The Most Revealing Test in CrossFit
Written by Kirsten Ahrendt

There are plenty of “tests” in CrossFit. There are lifts to test our overall strength, WODs to test our aerobic capacity, skills to test our gymnastics. But as a CrossFit coach and athlete, there is one test in particular that I hold in the highest regard. This test is given nearly every day we walk in the gym – it reveals mindset and character. The test is simple…

What does an member/athlete do when their WOD is over?

I’ve coached for nearly 4 years, 5 days per week. I have accumulated numerous case studies weekly and have categorized the results into two categories. For the rest of the article, I’ll refer to all members as “athletes”.

Result 1 – The Individual Mindset Result

This behavior is generally executed in the following way:
– The athlete finishes their WOD and may roll on the floor for a few minutes.
– Upon collecting themselves, the athlete may go check their text messages, social media alerts or email.
– The athlete then proceeds to clean up their equipment – navigating in and out of fellow member’s spaces who are still working out.
– Sometimes this mindset manifests itself in members pooling together in groups sitting on the floor and talking about how tough the workout was and discussing their day.

Result 2 – The Group Mindset Result

This behavior is generally executed the following way:
– The athlete finishes their WOD and may roll on the floor for a few minutes.
– Upon collecting themselves, that athlete gravitates towards other members that are still in progress of the workout. The athlete cheers them on (whether they know them or not).
– The finished athlete may clap, give words of encouragement, and move between groups of athletes who are still working.
– Upon other members’ completion of the work, high fives and pats on the back are exchanged.
– Workout equipment is put away together as a group.

Your workout is done when everyone is finished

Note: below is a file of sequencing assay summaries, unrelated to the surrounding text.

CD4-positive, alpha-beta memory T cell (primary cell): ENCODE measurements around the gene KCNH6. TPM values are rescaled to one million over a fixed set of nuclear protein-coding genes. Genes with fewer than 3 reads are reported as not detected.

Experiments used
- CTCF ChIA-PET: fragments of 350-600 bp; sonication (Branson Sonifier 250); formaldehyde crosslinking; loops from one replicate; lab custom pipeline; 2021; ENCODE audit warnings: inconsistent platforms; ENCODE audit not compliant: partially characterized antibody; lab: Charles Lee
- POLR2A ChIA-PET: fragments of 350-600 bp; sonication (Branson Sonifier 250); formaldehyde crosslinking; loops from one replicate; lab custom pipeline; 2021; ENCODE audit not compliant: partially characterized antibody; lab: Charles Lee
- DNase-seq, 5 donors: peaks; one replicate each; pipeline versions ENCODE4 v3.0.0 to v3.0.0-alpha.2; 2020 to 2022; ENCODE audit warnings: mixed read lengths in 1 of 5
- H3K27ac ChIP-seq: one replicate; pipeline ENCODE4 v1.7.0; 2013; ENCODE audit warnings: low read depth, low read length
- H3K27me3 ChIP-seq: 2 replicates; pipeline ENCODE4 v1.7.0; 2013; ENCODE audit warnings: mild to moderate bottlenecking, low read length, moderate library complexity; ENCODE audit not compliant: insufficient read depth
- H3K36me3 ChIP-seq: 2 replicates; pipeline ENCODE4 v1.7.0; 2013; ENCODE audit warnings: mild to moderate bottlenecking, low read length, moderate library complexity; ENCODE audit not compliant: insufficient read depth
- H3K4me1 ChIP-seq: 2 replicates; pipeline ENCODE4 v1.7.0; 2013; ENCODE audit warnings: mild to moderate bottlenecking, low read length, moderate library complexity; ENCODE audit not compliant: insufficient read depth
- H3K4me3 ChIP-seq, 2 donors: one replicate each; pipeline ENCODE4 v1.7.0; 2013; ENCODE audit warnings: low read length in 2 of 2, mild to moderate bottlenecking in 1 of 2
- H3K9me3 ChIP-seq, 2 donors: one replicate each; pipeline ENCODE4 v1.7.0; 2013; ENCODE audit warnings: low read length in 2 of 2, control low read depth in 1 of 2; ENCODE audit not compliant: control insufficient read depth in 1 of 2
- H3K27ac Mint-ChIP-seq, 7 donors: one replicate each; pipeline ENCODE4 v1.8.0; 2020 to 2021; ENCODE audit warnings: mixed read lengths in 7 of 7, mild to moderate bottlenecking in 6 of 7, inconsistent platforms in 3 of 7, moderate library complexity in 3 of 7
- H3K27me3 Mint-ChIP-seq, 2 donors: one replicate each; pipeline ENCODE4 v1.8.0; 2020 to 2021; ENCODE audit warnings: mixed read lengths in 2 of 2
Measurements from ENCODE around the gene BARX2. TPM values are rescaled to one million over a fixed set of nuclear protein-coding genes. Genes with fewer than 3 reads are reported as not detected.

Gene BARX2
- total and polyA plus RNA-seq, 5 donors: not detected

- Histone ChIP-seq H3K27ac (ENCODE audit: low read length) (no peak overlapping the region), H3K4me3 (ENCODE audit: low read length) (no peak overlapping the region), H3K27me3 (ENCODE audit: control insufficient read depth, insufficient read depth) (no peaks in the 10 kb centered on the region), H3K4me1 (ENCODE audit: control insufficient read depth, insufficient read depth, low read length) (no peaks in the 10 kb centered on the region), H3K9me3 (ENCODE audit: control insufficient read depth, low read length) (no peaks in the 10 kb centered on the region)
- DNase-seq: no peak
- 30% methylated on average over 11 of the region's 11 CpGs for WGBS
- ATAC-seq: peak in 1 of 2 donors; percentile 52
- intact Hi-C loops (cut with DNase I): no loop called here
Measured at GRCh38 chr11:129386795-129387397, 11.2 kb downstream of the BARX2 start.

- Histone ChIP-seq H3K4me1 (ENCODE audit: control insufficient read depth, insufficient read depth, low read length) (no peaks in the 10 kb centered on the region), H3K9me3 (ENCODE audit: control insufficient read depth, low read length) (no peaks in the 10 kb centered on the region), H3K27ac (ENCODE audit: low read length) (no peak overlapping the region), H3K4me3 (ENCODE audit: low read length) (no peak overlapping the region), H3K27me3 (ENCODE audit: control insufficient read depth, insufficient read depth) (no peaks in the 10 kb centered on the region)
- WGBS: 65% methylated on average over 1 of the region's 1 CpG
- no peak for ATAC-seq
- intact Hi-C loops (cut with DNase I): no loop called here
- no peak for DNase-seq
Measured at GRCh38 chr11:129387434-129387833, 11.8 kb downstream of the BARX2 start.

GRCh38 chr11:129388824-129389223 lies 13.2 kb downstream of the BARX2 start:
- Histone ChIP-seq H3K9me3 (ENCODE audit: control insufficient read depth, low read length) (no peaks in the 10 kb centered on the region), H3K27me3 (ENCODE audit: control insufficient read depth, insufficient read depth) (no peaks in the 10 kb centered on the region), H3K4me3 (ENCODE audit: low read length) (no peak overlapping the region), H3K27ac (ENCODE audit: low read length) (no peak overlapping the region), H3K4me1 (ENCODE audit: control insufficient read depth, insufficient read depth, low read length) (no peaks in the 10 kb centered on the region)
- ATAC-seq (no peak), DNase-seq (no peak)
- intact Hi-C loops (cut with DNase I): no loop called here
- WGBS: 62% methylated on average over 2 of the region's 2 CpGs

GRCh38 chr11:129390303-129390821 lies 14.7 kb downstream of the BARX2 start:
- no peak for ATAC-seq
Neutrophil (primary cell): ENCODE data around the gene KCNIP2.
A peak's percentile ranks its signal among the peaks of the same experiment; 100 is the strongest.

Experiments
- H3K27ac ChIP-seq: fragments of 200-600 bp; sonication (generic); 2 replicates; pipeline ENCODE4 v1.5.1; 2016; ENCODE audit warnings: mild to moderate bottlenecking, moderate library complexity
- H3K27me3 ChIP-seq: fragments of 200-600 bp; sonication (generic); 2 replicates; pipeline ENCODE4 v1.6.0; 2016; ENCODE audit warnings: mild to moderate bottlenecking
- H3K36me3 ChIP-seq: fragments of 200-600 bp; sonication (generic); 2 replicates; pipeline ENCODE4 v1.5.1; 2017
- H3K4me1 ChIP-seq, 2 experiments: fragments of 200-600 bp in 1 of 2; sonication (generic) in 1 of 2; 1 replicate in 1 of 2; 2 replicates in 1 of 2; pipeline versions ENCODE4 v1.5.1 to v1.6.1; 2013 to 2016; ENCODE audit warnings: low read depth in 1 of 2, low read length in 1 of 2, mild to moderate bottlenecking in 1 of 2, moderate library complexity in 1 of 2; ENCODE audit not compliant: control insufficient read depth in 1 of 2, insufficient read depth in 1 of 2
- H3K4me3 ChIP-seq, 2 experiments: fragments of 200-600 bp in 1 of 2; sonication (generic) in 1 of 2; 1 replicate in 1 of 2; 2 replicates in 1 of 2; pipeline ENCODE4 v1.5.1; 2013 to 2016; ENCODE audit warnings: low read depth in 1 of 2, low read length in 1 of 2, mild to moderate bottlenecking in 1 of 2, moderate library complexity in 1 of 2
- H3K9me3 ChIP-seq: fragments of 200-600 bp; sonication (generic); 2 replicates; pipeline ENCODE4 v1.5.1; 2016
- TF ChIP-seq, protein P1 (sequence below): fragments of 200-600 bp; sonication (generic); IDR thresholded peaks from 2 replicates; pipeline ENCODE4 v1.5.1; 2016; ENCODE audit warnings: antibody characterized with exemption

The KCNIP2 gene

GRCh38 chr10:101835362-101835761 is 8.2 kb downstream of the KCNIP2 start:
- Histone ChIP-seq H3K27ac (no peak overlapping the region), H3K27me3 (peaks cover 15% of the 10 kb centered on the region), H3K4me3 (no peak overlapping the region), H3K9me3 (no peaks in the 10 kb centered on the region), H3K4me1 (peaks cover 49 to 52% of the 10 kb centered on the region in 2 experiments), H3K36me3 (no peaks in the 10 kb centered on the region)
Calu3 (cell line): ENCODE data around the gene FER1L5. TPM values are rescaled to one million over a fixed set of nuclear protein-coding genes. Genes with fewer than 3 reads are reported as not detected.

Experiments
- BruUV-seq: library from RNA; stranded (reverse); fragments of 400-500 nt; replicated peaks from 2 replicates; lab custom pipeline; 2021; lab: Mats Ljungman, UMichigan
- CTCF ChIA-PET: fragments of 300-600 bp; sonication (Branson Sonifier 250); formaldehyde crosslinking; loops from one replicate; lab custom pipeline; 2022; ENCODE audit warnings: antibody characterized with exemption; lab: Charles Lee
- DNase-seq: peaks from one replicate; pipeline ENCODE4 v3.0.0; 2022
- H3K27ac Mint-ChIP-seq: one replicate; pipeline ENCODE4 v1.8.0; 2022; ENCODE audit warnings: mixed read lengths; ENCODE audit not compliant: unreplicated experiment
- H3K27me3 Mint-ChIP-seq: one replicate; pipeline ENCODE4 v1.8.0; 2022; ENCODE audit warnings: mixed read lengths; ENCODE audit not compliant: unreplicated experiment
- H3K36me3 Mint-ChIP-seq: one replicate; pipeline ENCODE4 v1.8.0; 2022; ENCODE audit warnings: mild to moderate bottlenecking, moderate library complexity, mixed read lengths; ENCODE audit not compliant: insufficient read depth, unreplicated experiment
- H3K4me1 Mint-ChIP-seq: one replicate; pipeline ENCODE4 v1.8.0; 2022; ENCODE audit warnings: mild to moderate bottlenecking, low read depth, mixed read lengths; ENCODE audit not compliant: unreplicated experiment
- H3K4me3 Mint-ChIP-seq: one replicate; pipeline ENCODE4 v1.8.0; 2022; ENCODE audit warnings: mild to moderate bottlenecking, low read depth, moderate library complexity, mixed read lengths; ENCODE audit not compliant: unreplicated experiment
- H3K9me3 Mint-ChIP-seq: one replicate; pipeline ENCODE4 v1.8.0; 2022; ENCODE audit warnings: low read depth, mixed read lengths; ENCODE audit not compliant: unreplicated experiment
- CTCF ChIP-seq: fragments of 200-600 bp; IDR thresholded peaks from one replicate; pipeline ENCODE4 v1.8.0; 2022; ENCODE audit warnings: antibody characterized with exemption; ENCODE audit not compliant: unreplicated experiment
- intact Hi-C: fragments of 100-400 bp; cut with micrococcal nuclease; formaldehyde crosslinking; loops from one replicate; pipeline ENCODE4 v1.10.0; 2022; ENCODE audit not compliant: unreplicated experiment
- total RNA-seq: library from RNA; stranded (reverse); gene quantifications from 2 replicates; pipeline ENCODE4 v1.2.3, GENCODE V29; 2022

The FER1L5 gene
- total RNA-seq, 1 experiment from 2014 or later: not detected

Why did you join CrossFit Invictus? Is accountability, group sessions, friends or community part of your answer? If so, then consider this…the workout is not done when you finish. The workout is done when everyone is finished. As a CrossFit coach, facilitating a sense of community is part of my job. I played a lot of team sports, so this comes naturally to me. But it can be scary for others to reach out to someone they don’t know well and encourage them. Often people think “who am I to cheer them on? To tell them they can do it?”

CrossFit exploded on the “fitness scene” years ago because of a few key founding principles – 1) simplicity 2) constantly varied exercise 3) community. People could’ve continued CrossFitting solo – but there’s a reason there’s 10,000+ boxes around the world – people crave community. People become their best selves when pushed, encouraged, and surrounded by others that believe in them. As David Byrne, artist and musician writes…

“We’re a social species, we benefit from our tendency to cooperate to achieve what we cannot alone… We do not exist as isolated individuals. We, as individuals, are inhabitants of networks; we are relationships. That is how we prosper and thrive.”

If you came to Invictus to be part of a community or for the “push of others” to keep your intensity high when working out, then consider this – you owe it to give back to that community. Consider it part of your social contract with the gym (entirely separate from your financial contract. Talk to management about that one.) You can keep your end of the deal by supporting every last member of your class to the finish line of each workout.

Coach’s challenge to you

At the start of every class, look around. Every single person who came to that class is now your tribe. You should take personal satisfaction in seeing to it that each individual is supported and no one “finishes alone”. It doesn’t matter whether you’re a founding member or this is class #1 after fundamentals; it matters not that you chose to do Fitness track and someone else chose Performance track. For that hour, we are one group with a common goal – self improvement through shared suffering. Make sure no one suffers alone.

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